Another way you can improve on your compliance is to write down a week of ideal meals and snacks for you if you were doing your very best. When you make the list, which fits with your lifestyle and caloric needs, then add in a few indiscretions such as a chocolate chip cookie, a small bowl of ice cream, or something similar. It may be that you could simply look forward to Sunday brunch buffet and then plan “payback” for the rest of the week after that. Also, don’t forget to exercise off some of that excess caloric intake.

You can use “good” snacks to reduce your appetite also. In the evening when you get home, you can have a little block of cheese and some celery or a carrot along with your glass of wine, which will hold you until you eat later. This will not only reduce your appetite but also improve your digestion, since the wine stimulates gastric juices. At the end of your day, try writing down what you ate and figure out the number of calories you took in. You can do this online or through a small calorie counter book. Just get a rough idea and realize that most people eat between 1600 and 2200 calories a day, with the lower caloric figure obviously being better in terms of body weight and long-term health. We do know that caloric restriction with a good diet is the most effective approach to keeping your weight steady and living longer and healthier.

You should weigh yourself every morning without clothes and see exactly where you are, and then monitor your weight daily over time. Do this also when you are on vacation and are eating more snacks and other foods because you have more time to do this. Another good technique is to try fasting one day a week because it stimulates your own human growth hormone to reduce abdominal fat and builds confidence in your ability to go without food for a longer time. It gives you the opportunity to feel what hunger is like and see that it’s not so bad. If you don’t eat anything, you don’t get blood sugar variations, which will make you hungry. If you eat carbohydrates such as a donut for breakfast, you will be hungry again soon because of your insulin surge creating that hunger.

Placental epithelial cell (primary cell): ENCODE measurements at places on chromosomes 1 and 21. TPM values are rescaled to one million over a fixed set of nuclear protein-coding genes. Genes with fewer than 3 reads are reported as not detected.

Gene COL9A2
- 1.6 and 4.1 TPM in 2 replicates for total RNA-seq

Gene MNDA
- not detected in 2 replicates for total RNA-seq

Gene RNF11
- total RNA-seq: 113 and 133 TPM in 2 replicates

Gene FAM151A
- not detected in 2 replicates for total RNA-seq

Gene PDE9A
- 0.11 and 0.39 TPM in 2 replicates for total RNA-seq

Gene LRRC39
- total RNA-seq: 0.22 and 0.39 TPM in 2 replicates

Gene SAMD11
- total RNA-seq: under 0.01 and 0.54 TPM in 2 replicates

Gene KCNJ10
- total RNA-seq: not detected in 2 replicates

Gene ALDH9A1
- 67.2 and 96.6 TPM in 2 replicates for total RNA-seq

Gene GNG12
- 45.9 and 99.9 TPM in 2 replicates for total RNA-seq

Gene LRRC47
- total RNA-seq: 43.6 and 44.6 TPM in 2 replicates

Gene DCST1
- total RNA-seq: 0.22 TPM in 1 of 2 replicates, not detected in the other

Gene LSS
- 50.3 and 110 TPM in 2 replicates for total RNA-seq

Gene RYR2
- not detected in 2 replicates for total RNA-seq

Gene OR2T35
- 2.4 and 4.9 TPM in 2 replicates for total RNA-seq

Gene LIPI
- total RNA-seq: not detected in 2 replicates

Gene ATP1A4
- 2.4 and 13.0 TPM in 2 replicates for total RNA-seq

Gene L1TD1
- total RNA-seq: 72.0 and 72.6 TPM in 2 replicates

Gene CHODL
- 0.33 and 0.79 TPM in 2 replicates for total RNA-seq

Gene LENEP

Compliance is one of the most difficult things to do. Remember that the first temptation of man in the Garden of Eden was food, and things haven’t changed very much since then. Also remember that your daily food choices and quantity determine what your health pattern will be like. If you can comply with what you set as your best diet, then you probably can stabilize your weight for the rest of your life. In women, the average weight gain is at least one-half pound a year beginning at menopause, and 70 percent of people in the U.S. are overweight. Plan what you will do, try to discipline yourself, and experience hunger occasionally. This will aid you in your compliance. 

Dr. Carraway is the director of the Plastic & Cosmetic Surgery Center of EVMS. Call 757-557-0300 for more information.

James H. Carraway, M.D.

Dr. James Carraway is a full-time academic and practicing clinical plastic surgeon.  He is Director of the Cosmetic & Plastic Surgery Center of EVMS, is board certified in surgery and plastic surgery, and is a fellow of the American College of Surgeons.  Dr. Carraway has been teaching and practicing for 30+ years and has been director and chairman of residency training programs and fellowship programs in plastic surgery.